* MERS seeks dismissal of test case
* Judge asks why Delaware doesn't seek new laws
* Judge weighs whether "Kafkaesque" MERS was deceptive
By Tom Hals
WILMINGTON, Del, May 30 (Reuters) - Attorneys for the state of Delaware struggled at a court hearing on Wednesday to keep alive a closely watched lawsuit against MERS, the electronic mortgage registry accused of abuses in housing foreclosures.
The state's lawsuit, announced at press conference in October, is seen as a test case for addressing concerns that homes were being seized from defaulted borrowers without following proper procedures.
The Mortgage Electronic Registration Systems Inc, known as MERS, is an electronic-lien registry created by the mortgage banking industry as a way to streamline and speed up the mortgage recording and transfer process.
Delaware attorneys are seeking an injunction to force MERS to correct problems with its database. MERS, meanwhile, asked the chief judge of the state's Court of Chancery to dismiss the lawsuit, arguing that the allegations did not violate Delaware's Deceptive Trade Practices Act.
And while Judge Leo Strine was clearly sympathetic to the problems faced by delinquent borrowers who had no idea with whom to negotiate when trying to save their homes, he repeatedly questioned a state lawyer about why they had decided to sue MERS and under the deceptive trade practices law.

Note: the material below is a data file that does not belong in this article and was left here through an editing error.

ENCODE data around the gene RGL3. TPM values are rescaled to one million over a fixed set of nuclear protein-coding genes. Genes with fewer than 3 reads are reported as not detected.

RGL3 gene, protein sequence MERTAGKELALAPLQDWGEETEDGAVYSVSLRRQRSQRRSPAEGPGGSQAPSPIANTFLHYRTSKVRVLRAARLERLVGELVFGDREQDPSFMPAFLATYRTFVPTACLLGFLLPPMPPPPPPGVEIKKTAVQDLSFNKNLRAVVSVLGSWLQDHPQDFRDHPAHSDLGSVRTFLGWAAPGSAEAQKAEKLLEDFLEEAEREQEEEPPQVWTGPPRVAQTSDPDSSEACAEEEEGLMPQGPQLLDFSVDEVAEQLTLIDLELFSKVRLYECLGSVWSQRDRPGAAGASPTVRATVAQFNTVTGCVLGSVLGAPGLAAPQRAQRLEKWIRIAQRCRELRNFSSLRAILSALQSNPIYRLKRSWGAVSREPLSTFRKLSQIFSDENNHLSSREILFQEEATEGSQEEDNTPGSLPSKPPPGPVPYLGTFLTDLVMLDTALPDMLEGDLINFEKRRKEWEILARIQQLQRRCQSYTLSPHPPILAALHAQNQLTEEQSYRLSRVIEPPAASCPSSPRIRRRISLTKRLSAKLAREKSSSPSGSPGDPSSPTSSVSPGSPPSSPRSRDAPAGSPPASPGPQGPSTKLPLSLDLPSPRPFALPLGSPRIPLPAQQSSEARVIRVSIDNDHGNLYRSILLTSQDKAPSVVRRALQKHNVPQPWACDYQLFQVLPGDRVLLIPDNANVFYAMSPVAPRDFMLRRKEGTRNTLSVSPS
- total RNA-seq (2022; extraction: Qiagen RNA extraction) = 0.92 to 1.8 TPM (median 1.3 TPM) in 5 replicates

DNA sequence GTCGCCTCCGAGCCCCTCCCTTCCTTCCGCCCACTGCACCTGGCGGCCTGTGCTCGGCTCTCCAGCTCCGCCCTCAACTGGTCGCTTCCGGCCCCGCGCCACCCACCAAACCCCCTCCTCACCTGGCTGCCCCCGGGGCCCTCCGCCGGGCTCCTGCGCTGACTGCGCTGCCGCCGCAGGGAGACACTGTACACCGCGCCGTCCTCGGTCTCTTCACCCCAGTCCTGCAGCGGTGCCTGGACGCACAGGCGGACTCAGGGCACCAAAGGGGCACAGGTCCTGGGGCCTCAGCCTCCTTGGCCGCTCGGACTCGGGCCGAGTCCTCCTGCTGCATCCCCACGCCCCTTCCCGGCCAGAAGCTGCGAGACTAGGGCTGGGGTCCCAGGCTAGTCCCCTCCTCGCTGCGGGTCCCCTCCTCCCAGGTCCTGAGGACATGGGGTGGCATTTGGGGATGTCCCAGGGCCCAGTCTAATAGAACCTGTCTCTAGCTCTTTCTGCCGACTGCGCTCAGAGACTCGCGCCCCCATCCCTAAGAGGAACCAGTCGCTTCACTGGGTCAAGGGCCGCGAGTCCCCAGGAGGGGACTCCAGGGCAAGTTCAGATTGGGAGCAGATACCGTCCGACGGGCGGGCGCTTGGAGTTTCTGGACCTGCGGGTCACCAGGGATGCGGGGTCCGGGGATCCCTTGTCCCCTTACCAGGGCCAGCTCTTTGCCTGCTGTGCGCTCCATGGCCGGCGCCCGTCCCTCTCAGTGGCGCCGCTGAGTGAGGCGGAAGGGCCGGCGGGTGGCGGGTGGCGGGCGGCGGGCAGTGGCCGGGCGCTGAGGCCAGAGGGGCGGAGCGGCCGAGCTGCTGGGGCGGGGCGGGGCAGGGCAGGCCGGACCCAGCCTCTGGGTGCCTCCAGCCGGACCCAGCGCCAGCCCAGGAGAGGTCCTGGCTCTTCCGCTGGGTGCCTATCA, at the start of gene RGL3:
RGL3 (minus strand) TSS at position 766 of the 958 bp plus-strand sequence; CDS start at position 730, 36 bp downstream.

"The system has errors. How do I get to deceptive?" Strine asked Deputy Attorney General Jeremy Eicher.
Strine also told Eicher twice not to "make stuff up" as Eicher seemed to veer from the original arguments made in the state's briefs.
Eicher's boss, Delaware Attorney General Beau Biden -- son of U.S. Vice President Joe Biden -- sat watching in the courtroom.
Strine also wondered if the state would be better off trying to fix the "Kafkaesque" problems of MERS by going through the legislature or by ensuring existing foreclosure rules were followed.
Biden declined to comment following the hearing.
Other lawsuits against MERS have had mixed success. A federal judge in Phoenix last year dismissed a group of lawsuits filed by homeowners who said foreclosures based on MERS documents were invalid.
If Strine allows the lawsuit to proceed, the state will be able to begin the discovery process and demand documents and witnesses from MERS, although the registry's attorney said the company was already cooperating with a state investigation.
The case is State of Delaware v MERSCORP Inc and Mortgage Electronic Registrations Systems Inc, Delaware Court of Chancery, no. 6987.